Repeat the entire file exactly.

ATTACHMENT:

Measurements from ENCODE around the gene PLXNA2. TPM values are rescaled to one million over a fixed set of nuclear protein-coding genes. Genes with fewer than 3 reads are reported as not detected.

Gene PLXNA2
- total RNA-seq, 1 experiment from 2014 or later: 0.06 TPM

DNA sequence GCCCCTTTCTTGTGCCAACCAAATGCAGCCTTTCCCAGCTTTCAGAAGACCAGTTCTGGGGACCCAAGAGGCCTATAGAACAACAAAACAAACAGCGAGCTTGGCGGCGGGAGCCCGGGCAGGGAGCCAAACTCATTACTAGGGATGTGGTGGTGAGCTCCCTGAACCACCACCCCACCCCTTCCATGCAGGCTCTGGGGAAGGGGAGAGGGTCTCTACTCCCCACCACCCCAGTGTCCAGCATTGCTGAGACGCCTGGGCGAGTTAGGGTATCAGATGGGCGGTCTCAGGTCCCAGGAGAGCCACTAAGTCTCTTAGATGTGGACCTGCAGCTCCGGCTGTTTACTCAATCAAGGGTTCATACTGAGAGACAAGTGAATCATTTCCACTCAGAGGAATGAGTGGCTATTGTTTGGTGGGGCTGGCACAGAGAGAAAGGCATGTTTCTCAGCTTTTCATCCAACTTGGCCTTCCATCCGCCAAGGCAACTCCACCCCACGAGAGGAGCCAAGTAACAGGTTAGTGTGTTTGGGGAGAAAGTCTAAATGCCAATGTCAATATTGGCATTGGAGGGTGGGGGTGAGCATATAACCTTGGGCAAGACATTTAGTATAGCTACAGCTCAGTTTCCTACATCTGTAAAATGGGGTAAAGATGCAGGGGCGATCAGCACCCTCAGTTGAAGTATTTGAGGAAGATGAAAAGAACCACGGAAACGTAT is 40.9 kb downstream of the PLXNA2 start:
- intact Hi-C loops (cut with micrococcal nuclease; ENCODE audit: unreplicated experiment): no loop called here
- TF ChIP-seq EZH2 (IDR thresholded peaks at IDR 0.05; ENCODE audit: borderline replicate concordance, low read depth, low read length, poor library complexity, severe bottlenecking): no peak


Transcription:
Measurements from ENCODE around the gene PLXNA2. TPM values are rescaled to one million over a fixed set of nuclear protein-coding genes. Genes with fewer than 3 reads are reported as not detected.

Gene PLXNA2
- total RNA-seq, 1 experiment from 2014 or later: 0.06 TPM

DNA sequence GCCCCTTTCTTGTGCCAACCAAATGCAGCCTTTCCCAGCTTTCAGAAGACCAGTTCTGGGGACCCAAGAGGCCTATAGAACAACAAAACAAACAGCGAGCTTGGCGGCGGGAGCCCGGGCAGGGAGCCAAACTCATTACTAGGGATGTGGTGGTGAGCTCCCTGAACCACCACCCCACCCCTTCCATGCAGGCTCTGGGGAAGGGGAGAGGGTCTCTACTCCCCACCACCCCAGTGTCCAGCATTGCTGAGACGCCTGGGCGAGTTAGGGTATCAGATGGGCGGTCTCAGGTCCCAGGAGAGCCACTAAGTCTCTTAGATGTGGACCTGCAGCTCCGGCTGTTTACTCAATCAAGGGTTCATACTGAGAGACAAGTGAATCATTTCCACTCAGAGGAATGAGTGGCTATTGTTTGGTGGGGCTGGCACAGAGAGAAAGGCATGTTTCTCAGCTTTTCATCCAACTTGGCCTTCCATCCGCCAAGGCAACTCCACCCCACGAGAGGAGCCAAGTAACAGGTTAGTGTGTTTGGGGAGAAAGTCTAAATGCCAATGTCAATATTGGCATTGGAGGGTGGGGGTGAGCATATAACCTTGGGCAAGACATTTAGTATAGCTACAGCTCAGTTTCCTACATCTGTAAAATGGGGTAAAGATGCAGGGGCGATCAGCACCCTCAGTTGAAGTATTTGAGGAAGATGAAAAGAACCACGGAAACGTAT is 40.9 kb downstream of the PLXNA2 start:
- intact Hi-C loops (cut with micrococcal nuclease; ENCODE audit: unreplicated experiment): no loop called here
- TF ChIP-seq EZH2 (IDR thresholded peaks at IDR 0.05; ENCODE audit: borderline replicate concordance, low read depth, low read length, poor library complexity, severe bottlenecking): no peak